Franklin D. Roosevelt: Could he be Barack's Template?
Last week I was free to wander the nation's capitol. All alone, I set forth from my hotel near Dupont Circle, catch the metro, and in a heartbeat, I'm dumped off in the land of tourists, museums, marble Federal buildings, and, presumably, the inner workings of our government.
While I was witness to precious little government doings (as noted in a previous blog, the public is barricaded out of the serious business), the weather was cool, crisp, and clear and I had a pretty good day walking around the great monuments to the men and women who founded/defended/died for our country. I found the names of some friends of mine who died in Viet Nam and it caused me to wonder, all over again, about all that. To be truthful, it wasn't the names of the dead stretching out on that black marble wall that got to me--it was the phone book-thick directory of their names that made those painful old echoes in my mind return. It was as heavy as a local telephone book--58,000 names--on and on, and , as I leafed through the plastic-covered pages looking for just three names, it struck me that, in that too-heavy book, I was holding the names of dead men that should have been living like I have been living--raising children, having grandchildren, traveling, eating, drinking, making love.....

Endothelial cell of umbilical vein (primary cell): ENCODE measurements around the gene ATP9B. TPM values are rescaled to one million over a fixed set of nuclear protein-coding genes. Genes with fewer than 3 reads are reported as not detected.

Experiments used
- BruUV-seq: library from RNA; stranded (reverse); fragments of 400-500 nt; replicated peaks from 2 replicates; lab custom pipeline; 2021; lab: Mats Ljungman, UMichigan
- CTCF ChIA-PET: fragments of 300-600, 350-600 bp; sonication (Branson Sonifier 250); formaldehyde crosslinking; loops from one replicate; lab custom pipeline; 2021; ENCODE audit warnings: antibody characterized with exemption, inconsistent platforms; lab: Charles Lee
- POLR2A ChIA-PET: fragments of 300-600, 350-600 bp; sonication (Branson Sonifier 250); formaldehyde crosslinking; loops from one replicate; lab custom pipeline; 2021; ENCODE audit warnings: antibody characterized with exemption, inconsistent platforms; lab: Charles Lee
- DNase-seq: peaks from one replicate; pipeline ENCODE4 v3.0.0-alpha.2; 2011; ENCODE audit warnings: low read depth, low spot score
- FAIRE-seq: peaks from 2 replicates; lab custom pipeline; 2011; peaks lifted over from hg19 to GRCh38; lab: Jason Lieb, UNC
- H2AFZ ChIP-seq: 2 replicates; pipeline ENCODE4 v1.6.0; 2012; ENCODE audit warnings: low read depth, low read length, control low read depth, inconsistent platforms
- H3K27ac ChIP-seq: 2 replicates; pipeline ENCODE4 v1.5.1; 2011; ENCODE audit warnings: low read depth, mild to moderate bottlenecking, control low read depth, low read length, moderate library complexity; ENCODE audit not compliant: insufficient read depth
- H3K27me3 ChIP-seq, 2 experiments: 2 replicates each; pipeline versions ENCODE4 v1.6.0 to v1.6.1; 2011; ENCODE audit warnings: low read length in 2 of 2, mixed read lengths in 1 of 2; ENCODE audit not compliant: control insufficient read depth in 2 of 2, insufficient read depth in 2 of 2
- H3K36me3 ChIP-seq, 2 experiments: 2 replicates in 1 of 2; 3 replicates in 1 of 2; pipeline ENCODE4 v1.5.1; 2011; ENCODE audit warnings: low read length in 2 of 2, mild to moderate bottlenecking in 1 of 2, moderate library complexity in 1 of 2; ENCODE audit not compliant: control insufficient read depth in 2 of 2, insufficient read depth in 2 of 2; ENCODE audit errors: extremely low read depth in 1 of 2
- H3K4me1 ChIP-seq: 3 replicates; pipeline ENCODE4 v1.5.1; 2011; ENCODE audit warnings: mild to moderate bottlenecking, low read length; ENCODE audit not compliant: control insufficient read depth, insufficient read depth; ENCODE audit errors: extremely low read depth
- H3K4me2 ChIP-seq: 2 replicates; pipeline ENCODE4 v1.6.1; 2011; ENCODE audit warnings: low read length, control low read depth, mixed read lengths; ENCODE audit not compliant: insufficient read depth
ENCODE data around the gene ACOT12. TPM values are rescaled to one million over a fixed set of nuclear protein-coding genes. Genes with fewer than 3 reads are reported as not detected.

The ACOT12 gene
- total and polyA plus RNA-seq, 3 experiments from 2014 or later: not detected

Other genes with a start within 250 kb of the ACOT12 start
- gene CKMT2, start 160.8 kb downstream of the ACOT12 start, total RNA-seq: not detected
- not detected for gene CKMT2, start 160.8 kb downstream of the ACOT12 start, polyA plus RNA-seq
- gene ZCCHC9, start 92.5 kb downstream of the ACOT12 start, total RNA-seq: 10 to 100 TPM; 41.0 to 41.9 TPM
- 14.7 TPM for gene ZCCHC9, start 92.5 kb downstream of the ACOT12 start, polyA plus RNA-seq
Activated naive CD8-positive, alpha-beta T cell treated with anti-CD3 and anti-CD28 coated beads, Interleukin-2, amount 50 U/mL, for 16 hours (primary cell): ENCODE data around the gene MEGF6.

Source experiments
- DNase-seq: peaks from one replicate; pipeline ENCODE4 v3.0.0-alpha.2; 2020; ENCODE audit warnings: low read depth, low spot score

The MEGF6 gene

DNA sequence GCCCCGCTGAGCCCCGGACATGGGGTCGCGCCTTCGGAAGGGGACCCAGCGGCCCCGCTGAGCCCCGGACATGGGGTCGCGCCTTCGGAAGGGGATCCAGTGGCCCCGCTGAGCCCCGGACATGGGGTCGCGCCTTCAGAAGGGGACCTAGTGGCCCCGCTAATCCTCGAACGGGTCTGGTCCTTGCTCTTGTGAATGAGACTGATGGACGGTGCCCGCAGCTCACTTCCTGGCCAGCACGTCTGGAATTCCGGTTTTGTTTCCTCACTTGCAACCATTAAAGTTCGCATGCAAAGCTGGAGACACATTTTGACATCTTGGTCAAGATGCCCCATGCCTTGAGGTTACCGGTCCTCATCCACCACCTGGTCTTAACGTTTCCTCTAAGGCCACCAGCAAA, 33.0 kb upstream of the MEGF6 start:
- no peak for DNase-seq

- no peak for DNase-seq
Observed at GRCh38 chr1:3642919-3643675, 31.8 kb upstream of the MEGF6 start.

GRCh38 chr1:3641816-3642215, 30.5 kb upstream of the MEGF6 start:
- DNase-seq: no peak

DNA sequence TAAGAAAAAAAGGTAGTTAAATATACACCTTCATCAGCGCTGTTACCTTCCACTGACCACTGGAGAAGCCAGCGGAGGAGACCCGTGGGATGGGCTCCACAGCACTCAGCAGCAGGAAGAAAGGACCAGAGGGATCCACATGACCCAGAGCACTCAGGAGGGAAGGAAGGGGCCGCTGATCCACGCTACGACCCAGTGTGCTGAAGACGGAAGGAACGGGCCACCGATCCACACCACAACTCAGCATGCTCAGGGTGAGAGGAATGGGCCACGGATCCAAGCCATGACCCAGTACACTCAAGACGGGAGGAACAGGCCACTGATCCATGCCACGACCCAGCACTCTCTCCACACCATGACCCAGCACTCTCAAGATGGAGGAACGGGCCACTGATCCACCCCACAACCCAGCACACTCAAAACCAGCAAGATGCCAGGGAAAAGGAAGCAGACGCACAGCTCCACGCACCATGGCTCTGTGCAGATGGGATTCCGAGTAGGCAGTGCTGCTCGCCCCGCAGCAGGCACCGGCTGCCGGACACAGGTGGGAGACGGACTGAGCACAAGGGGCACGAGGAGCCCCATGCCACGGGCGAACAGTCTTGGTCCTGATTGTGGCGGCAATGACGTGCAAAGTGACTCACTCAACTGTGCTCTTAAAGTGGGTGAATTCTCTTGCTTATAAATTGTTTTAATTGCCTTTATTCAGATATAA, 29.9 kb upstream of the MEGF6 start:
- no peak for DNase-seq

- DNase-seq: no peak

But what's 58,000 dead when you when you can see 6,000,0000 dead? Before I reached the Viet Nam War memorial, I walked through the Holocaust Museum. That gets the human-beings-are-really-savage-beasts juices flowing--and then, with visions of unspeakable horror floating in my brain, I passed through the FDR memorial that was all about war and how bad it is and how it really never should happen again. Then, there I was, in the midst of my generation's war and all its dead and then on the way back to the hotel the news stands were full of papers with headlines about this generation's war. The Mall at our nation's capitol is dignified and haunted and very sad; it's all a very fine and ongoing madness and very old news, and I'm sure, hardly worth mentioning.
What is worth mentioning, at least in passing, is his observation: while I was studying the barbaric madness in the Holocaust Museum, I was mingling with hundreds of middle schoolers on class field trips. When a group of us looked down into a pit filled with photographs of naked women's bodies that had been cut up and pickled by the Nazi doctors for "research purposes," I heard nary an adolescent snicker.
I had a great deal of trouble sleeping that night. The next day, I avoided dead old friends and monsters wearing swastikas and spent the day hanging tough in the National Gallery of Art, the intent being to balance the human genius for murder with the one it has for creating things profoundly beautiful. Watch this space.